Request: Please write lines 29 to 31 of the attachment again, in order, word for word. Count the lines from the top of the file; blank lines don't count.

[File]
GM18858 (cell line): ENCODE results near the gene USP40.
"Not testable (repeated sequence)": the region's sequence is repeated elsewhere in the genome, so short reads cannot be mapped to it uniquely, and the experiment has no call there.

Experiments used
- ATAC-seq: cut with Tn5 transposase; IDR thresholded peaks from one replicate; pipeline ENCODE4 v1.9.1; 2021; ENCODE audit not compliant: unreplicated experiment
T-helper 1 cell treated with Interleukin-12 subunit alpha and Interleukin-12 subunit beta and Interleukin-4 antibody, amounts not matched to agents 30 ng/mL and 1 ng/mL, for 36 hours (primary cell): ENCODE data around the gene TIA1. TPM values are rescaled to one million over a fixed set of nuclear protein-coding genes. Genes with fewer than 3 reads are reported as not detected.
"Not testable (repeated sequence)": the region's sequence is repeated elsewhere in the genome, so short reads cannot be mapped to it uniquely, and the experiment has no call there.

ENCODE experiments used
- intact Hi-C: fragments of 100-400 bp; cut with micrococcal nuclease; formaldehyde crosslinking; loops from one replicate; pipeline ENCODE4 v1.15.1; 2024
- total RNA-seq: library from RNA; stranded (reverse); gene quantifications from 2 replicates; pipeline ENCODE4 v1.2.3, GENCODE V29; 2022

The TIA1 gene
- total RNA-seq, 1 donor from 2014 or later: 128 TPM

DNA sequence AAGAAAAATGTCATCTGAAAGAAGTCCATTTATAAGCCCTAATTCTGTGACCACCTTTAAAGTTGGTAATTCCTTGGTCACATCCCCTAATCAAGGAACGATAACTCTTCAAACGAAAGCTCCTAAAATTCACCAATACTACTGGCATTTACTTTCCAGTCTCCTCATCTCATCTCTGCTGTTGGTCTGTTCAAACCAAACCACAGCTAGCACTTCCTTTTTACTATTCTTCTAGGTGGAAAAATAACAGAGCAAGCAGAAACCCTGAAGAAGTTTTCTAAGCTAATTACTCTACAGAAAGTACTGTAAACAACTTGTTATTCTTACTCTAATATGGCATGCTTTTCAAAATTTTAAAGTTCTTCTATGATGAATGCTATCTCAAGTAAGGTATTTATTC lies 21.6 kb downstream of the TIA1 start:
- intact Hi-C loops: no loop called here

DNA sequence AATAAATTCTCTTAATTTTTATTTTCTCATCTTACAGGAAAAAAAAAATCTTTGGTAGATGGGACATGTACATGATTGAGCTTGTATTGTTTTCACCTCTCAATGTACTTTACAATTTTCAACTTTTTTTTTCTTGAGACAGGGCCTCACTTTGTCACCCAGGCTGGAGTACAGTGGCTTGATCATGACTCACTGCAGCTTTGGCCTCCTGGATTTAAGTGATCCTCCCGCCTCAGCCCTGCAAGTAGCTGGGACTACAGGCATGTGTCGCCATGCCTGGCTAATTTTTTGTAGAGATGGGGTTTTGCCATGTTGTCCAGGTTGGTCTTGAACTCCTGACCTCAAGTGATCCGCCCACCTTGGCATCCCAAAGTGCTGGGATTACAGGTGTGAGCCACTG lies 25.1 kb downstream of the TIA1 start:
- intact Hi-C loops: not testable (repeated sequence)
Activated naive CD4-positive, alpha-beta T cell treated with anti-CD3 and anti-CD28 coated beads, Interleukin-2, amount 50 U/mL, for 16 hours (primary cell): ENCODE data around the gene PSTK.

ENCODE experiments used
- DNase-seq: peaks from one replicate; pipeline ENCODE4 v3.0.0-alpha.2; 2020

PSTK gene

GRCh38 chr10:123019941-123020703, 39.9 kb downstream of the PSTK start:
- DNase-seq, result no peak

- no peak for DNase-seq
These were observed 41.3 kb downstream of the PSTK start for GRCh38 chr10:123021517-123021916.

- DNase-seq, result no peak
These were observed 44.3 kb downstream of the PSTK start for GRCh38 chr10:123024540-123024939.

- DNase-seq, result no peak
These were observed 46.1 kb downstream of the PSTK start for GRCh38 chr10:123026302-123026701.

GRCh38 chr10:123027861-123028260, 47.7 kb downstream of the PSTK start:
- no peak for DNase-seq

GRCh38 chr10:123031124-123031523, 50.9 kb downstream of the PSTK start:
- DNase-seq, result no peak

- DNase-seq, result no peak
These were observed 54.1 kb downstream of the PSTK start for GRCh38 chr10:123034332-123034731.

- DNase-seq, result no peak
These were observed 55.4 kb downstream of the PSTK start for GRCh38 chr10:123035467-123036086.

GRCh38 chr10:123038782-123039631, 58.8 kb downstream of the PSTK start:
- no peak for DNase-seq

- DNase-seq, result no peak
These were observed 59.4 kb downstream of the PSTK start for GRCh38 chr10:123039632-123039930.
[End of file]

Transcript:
- no peak for DNase-seq

GRCh38 chr10:123031124-123031523, 50.9 kb downstream of the PSTK start:
- DNase-seq, result no peak